111 years ago, was the last time he had a coffee on his front porch, gazing at the church opposite his house, before he went into exile, never to see any of this again. He died on the 14th of July 1904 in Clarens, Switzerland.
Take-away cuppachino in hand, I am sitting on his porch, enjoying a lull in the afternoon Church street traffic, as I ponder the life and times of President Paul Kruger.
The house was designed by Tom Claridge and Paul Kruger with his wife Gezina and their youngest son Tjaart lived here from 1884 untill 1900.
As I wonder through the house, I am struck by the combination of an ordinary daily life and conducting the affairs of state, let alone going to war with the mighty British Empire !! The original house organ testifies to that. The grandson of Kruger, Frikkie Eloff, played the organ every morning during devotions.
Looking at the various kitchen utensils of the time, running a household then was clearly a much more laborious task than in 2011.
The telephone in the front office was installed in 1891 and this was also one of the first houses in Pretoria to have electricity.
An eye catching bronze eagle guards the entrance to the President’s offices. It was a gift from the Irish-American community, in sympathy with the Boers during the South African War. It still hangs in its original place when the Krugers lived in the house.
During Kruger’s time as President, Dutch lawyer, Dr Leyds was a very influential part of that government. First as State Attorney and later as State Secretary. And not always loved by all. This clock was a gift from Kruger to Leyds. The Leyds family donated the clock to the museum and is a permanent testament to their very close relationship.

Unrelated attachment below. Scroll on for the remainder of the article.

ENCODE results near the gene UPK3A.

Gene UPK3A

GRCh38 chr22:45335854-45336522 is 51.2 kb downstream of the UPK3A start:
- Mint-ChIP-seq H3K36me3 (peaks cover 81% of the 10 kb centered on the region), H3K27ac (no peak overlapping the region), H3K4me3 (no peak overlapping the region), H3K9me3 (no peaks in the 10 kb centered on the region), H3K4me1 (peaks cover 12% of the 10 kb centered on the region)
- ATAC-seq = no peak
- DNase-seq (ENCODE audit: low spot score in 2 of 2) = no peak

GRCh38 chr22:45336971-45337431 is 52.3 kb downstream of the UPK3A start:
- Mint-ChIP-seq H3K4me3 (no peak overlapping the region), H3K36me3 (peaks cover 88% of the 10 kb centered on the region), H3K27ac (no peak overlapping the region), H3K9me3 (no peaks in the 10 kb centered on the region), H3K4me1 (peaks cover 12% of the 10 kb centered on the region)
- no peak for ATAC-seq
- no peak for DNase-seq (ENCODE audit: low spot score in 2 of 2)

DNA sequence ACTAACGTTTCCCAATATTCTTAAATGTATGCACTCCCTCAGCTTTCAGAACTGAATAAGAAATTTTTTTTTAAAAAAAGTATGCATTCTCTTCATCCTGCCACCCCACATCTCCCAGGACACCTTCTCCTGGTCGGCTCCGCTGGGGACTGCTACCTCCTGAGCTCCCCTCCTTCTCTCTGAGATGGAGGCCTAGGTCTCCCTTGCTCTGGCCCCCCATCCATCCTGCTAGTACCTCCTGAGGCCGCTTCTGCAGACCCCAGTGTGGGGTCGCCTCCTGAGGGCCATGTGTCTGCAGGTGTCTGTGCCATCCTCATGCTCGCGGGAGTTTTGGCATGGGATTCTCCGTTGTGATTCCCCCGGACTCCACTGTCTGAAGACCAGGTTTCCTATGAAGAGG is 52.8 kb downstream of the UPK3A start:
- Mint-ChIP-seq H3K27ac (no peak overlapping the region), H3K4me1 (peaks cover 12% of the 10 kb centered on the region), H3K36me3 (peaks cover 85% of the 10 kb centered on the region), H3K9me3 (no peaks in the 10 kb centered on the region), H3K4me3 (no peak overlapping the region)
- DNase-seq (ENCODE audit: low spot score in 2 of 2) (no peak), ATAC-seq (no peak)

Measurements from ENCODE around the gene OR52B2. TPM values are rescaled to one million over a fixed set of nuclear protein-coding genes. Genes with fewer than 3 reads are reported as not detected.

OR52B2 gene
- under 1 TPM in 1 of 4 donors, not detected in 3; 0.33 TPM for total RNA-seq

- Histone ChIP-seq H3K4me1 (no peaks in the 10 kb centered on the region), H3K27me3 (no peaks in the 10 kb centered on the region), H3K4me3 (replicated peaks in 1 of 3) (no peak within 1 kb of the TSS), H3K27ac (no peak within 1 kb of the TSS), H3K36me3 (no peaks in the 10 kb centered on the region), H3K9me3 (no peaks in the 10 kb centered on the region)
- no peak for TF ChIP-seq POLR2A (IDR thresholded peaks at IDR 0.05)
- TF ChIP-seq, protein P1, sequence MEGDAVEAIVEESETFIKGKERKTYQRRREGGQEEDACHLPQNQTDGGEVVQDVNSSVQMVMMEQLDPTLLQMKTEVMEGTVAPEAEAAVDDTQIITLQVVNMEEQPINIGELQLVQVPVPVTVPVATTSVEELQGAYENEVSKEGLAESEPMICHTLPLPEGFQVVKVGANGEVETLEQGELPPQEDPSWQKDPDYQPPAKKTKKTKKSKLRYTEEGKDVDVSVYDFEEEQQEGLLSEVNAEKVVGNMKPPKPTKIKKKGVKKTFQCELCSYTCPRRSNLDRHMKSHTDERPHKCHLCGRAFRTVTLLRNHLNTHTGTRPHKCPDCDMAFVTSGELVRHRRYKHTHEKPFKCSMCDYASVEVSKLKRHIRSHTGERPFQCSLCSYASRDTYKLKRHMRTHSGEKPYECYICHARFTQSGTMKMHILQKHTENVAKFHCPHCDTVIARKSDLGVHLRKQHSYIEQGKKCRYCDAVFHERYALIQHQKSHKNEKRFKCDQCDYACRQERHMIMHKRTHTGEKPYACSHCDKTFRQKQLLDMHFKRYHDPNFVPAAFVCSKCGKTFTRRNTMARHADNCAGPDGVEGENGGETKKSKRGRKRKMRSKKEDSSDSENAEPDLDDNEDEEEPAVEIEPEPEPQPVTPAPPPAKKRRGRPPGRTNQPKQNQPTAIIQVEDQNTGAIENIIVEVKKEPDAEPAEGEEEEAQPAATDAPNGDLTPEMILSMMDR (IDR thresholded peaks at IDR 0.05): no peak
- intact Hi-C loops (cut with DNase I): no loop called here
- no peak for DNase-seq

In the backyard stands the railway coach used by the President during political campaigns and various official visits. He also resided in it at Machadodorp and then onto Maputo, from where he left into exile in Europe.
Walking across street, I peek into the Dutch Reformed Church to see the 2 original chairs on which President and Mrs Kruger attended services, now placed under the pulpit.
I am drawn back to the museum for one last look. In the ZAR hall numerous tributes and tokens of sympathy are displayed. This indicates the international support for the Boers’ struggle for independence during the Anglo-Boer War, which sadly ended in tears and much bloodshed.
I leave the house through the front gate, famously flanked by the 2 marble lions. A birthday gift from mining magnate Barney Barnato on the President’s 71st. The 10th of October 1896.
On my way home, I am thinking that I can’t remember anything from my first visit to the Kruger House in 1973. Today’s visit however, made quite an impression on me.
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